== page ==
The EU as Last-Ditch Escape Artist
Europe must stop patching up crises—and commit to union and reform
Penalty for Cyprus has opened a new avenue of pain as private investors found themselves contributing to the rescue.
Europe’s progress toward greater unity over the past half century has always been a messy business, marked by recurrent warnings of collapse followed by compromises that fully satisfy nobody but keep the show on the road. So why is the 40-month old eurozone crisis any different? With the embarrassing case of Cyprus handled, won’t this all end with yet another patched-together solution?
The answer is probably, no, and the ramifications of what is happening reach far beyond the kind of late-night settlements, which European leaders have been so adept at cobbling together in the past. The crisis that started with Greece’s 2009 disclosure of a black hole in its budget is broader in scope and more interconnected from what went on before.
The eurocrisis involves fundamental issues, which European leaders skirted as the Common Market trading block of the 1950s evolved into today’s highly complex machine based on Brussels with a common currency that remains a work in progress.
Cyprus was dealt with, for the moment at least, by the kind of draconian measures, which powerful members can impose on a small, weak member of their club. Without the last-minute settlement reached in the early hours of March 25, the island would have been bust, abandoned not only by its European partners but also by the Russians who had taken advantage of the lax banking regulations to put their money in its banks.
So the country must now pay the price with austerity, the closing of one big bank and the restructuring of another plus levies on bank savings that will destroy dreams of a would-be thriving offshore financial center and leave those with the largest deposits much worse off.
Jeroen Dijsselbloem, the Dutch head of Eurogroup, a formal intergovernmental organization of the zone’s finance ministers, then upped the stakes by saying that this would set a model for the future. Shareholders in insolvent banks in countries needing rescue would be hit first followed by bondholders and uninsured depositors. Though Dijsselbloem swiftly withdrew that statement, the future seems plain as other smaller eurozone members come under scrutiny and investors face the prospect of finding their capital expropriated as the result of decisions by politicians desperate to prevent the common currency from unraveling.
Riding the tide of cheap money flowing from quantitative easing, markets have taken this calmly, but, if similar medicine was applied to a bigger country, the rush for the door could turn into a stampede.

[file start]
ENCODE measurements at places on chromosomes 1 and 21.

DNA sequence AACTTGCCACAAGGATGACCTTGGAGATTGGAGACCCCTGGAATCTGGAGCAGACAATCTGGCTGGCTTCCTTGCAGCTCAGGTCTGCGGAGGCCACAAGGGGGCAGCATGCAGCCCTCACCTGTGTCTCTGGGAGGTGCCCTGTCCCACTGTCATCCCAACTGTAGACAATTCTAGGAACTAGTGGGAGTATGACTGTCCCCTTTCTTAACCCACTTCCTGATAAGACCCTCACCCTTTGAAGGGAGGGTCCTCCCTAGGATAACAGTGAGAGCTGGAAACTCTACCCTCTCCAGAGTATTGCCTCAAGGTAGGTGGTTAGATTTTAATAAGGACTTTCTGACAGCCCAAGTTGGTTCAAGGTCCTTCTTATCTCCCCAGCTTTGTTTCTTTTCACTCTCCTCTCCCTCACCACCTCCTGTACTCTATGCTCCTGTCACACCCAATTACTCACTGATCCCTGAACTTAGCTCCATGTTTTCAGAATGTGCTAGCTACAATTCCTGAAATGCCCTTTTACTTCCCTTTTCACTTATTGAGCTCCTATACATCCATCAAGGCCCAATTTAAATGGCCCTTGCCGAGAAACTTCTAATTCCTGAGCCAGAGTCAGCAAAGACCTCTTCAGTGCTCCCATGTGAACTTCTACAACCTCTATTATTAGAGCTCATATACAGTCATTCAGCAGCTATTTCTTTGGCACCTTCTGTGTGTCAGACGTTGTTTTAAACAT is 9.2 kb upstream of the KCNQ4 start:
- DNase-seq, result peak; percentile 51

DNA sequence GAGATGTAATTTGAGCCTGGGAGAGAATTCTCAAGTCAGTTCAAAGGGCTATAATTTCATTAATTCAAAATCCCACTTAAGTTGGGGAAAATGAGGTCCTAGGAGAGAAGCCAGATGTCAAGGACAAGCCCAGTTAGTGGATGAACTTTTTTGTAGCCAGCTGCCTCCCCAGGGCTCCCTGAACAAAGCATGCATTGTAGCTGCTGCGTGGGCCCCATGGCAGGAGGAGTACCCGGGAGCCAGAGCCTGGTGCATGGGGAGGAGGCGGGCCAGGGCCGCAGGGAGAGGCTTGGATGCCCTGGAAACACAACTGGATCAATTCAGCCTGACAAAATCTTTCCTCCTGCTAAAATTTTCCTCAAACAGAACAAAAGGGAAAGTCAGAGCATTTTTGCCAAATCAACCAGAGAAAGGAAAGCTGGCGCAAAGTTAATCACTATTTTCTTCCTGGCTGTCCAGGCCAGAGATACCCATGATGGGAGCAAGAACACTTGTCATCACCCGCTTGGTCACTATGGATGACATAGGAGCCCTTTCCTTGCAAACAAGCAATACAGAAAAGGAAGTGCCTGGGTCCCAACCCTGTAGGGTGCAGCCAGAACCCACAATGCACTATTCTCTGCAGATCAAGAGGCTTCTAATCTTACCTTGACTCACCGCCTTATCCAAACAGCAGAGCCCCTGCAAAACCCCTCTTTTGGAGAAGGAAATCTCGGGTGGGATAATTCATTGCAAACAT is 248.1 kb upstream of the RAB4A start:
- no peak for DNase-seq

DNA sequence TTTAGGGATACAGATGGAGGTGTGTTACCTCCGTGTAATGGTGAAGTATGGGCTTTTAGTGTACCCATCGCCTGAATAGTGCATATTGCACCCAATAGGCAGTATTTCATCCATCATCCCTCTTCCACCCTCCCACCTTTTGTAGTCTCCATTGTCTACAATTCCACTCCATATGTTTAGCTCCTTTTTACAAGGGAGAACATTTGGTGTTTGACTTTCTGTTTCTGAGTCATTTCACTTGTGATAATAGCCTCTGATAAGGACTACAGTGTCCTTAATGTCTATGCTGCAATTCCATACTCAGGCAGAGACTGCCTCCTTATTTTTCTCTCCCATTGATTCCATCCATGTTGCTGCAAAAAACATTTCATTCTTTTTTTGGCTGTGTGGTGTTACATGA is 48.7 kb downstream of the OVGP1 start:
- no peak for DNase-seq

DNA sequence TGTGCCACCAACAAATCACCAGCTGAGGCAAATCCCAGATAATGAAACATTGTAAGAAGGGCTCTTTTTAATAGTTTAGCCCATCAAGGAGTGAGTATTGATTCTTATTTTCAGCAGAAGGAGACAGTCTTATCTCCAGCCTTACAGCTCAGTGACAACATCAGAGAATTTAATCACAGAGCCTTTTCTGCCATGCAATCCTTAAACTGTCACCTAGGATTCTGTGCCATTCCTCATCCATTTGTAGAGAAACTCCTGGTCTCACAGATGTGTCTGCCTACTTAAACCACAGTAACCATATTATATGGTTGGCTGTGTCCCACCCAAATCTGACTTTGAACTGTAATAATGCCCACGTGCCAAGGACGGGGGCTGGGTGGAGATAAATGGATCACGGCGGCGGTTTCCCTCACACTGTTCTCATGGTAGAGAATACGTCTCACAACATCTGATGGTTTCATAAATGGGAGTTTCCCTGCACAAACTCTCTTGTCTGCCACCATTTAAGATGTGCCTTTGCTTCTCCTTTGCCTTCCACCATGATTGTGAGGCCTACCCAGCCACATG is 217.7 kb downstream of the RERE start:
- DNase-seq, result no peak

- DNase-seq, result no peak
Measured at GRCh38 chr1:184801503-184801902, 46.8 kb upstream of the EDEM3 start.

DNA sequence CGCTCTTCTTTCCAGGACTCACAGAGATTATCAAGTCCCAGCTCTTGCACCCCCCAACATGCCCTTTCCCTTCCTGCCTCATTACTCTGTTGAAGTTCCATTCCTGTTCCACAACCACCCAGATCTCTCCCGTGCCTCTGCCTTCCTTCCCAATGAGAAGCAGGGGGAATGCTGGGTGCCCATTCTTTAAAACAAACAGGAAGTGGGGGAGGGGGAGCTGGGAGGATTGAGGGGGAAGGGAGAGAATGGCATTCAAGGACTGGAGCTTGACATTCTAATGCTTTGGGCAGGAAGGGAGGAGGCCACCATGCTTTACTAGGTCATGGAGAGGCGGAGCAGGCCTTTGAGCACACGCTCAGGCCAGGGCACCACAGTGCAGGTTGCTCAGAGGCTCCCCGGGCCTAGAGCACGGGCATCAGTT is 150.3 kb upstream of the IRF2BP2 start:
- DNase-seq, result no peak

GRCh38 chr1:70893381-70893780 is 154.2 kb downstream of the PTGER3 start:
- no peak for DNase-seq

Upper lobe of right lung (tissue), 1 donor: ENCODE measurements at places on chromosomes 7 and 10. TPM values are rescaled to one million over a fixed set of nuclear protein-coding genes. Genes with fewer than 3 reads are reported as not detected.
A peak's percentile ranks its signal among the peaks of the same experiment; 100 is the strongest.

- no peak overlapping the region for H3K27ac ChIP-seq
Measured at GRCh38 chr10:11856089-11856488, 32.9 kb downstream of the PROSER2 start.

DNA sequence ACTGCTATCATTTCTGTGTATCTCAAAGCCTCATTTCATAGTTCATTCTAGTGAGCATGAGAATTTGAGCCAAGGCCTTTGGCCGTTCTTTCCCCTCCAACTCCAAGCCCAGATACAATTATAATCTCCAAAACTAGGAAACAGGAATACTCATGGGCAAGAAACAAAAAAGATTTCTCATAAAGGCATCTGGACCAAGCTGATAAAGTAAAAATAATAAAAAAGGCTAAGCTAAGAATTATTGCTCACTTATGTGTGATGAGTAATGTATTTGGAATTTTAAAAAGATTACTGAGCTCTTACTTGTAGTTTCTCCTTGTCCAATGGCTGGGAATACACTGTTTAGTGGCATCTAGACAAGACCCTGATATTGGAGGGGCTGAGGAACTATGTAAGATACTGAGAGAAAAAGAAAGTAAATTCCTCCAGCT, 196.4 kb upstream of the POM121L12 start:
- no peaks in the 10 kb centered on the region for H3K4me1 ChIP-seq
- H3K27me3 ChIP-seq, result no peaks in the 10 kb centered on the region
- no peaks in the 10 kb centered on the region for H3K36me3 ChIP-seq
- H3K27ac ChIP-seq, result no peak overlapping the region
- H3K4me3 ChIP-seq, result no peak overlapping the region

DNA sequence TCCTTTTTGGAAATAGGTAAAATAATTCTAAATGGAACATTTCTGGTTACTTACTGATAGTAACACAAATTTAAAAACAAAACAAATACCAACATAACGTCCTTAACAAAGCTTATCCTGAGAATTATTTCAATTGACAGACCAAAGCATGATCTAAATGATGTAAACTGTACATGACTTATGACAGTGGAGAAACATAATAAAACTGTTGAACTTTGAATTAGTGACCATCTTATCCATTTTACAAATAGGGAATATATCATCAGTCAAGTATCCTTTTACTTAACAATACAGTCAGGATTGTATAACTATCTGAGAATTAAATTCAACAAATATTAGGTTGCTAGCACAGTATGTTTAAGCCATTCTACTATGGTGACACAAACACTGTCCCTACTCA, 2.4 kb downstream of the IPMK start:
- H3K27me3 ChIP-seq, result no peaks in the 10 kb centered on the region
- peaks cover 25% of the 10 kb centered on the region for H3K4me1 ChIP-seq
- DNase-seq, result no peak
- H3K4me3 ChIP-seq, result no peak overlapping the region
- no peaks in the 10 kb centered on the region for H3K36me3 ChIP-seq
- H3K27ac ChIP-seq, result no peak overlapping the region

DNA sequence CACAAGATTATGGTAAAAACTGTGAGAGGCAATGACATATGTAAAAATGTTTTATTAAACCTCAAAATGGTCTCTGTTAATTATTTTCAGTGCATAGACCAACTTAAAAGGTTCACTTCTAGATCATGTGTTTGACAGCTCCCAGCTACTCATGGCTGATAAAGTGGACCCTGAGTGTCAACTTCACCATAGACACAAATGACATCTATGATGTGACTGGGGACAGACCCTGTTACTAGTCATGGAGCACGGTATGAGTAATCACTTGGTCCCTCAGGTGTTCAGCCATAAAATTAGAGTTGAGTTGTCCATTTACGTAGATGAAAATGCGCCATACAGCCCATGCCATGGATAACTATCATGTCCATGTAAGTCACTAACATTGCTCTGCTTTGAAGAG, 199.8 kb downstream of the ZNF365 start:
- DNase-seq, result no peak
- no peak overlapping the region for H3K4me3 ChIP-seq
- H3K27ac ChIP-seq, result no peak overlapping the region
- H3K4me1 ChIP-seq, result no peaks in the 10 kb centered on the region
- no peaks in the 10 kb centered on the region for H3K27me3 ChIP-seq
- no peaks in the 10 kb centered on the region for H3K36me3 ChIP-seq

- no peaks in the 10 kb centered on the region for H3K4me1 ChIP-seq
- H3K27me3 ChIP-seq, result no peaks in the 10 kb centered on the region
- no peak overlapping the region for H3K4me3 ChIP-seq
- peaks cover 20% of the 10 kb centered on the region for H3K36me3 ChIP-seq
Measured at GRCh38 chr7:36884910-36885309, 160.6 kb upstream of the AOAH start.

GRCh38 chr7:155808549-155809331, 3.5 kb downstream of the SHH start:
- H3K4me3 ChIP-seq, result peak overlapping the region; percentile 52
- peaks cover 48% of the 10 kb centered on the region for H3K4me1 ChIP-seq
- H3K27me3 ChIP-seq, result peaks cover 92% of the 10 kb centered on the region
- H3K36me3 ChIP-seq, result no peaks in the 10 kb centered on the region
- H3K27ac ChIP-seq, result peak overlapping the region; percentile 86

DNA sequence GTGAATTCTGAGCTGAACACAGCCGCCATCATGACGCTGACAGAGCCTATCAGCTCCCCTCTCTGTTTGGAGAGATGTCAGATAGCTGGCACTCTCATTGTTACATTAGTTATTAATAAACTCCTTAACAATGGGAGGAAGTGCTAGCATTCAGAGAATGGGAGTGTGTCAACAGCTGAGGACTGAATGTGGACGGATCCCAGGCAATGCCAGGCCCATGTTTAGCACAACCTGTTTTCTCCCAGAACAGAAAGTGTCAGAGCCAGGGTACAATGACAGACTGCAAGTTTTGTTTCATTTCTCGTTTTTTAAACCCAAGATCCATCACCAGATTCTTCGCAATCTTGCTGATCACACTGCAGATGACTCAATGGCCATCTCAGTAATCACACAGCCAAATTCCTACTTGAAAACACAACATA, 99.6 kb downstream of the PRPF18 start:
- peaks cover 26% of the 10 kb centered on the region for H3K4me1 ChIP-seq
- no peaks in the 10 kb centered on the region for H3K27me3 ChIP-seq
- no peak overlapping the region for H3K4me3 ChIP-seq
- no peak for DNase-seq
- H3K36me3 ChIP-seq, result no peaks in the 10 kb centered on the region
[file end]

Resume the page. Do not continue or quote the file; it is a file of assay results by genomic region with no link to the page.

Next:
The make-it-up-as-you-go-along style applied through the crisis, and most evident in the shambolic handling of Cyprus, is all the more dangerous because of the context surrounding the common currency.
Given the commitment to austerity to get the continent out of its troubles, as adopted by its leaders, it’s hard to see a significant overall pickup in economic expansion; even President Hollande, the great growth advocate, is promising spending cuts. That will increase the already high level of unemployment in many of the zone’s larger members as the public sector is slimmed down and companies hold back from investment or remodel their businesses to become more competitive with fewer staff.
The need for structural reform, including labor markets, has been evident for decades, but the easy early years of the eurozone lulled governments and citizens into complacency.
Now the price is being paid and the battle lines are drawn between the austerity-minded north European states, generally in good shape, and their southern partners, which are not. Political factors now come into play in some of the continent’s biggest nations. Italy is in the grips of a governmental crisis after inconclusive elections. Hollande is at a record low in the polls and failed to deliver a convincing message in a major television interview last week. Spain’s ruling party is accused of involvement in a funding scandal.
With federal elections later this year, the continent’s strong woman, Angela Merkel, cannot afford to offer concessions that German voters would see as pandering to countries which, in their view, have already been allowed to get away with fecklessness for far too long. Extremist parties and movements that denounce the political establishment have made ground in Italy and Greece while a quarter of the electorate opted for anti-European candidates in the first round of last year’s French presidential election.
Behind such immediate problems lurks the fundamental question of whether the construction of the eurozone can be completed by the fiscal union it requires to operate as a true common currency. That would involve a surrender of sovereignty, which would stick in the throat of some states, starting with France.
The balance of power means that advancing the process that began with the Treaty of Rome in 1957 would inevitably be done on terms set by Germany and its economically strong allies in northern Europe. That would be difficult to resolve by the kind of muddling through we have seen in the current crisis. So far, politicians may congratulate themselves on having engineered a series of last-ditch escapes, but the longer this goes on, the more difficult it will be to keep up the act.
Jonathan Fenby, a London-based commentator, is author of “The General: Charles de Gaulle and the France He Saved” and is currently working on a history of modern France. With permission from YaleGlobal Online. Copyright © 2013, Yale Center for the Study of Globalization, Yale University.